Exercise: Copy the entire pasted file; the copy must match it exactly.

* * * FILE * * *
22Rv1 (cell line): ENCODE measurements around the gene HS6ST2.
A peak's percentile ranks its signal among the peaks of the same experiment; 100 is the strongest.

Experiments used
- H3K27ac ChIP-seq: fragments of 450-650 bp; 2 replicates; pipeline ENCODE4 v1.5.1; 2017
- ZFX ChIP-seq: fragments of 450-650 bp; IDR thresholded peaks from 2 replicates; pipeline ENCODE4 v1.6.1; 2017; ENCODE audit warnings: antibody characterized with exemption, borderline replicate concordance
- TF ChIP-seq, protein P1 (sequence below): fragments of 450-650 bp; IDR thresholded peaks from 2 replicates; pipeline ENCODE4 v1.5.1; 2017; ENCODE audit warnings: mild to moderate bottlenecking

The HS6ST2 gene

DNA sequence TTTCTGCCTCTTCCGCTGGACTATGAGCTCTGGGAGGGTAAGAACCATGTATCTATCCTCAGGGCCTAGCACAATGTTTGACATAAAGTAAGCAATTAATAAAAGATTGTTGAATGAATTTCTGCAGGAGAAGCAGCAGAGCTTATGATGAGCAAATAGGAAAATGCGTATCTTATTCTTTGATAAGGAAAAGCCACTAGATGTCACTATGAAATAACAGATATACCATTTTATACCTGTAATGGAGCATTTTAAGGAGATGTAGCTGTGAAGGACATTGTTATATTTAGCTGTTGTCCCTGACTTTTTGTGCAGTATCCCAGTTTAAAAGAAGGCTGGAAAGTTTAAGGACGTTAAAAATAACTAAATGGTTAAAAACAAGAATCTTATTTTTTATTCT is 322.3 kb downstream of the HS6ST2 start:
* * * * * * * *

22Rv1 (cell line): ENCODE measurements around the gene HS6ST2.
A peak's percentile ranks its signal among the peaks of the same experiment; 100 is the strongest.

Experiments used
- H3K27ac ChIP-seq: fragments of 450-650 bp; 2 replicates; pipeline ENCODE4 v1.5.1; 2017
- ZFX ChIP-seq: fragments of 450-650 bp; IDR thresholded peaks from 2 replicates; pipeline ENCODE4 v1.6.1; 2017; ENCODE audit warnings: antibody characterized with exemption, borderline replicate concordance
- TF ChIP-seq, protein P1 (sequence below): fragments of 450-650 bp; IDR thresholded peaks from 2 replicates; pipeline ENCODE4 v1.5.1; 2017; ENCODE audit warnings: mild to moderate bottlenecking

The HS6ST2 gene

DNA sequence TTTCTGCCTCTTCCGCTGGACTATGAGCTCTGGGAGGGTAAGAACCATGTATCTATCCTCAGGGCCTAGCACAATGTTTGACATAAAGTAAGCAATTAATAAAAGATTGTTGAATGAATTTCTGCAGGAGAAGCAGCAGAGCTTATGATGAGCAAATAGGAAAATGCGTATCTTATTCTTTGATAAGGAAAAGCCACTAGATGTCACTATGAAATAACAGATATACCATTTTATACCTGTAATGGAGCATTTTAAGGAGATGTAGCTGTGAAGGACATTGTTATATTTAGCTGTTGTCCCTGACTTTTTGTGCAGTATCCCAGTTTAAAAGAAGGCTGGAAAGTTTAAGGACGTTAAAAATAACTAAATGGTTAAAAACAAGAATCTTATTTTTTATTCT is 322.3 kb downstream of the HS6ST2 start: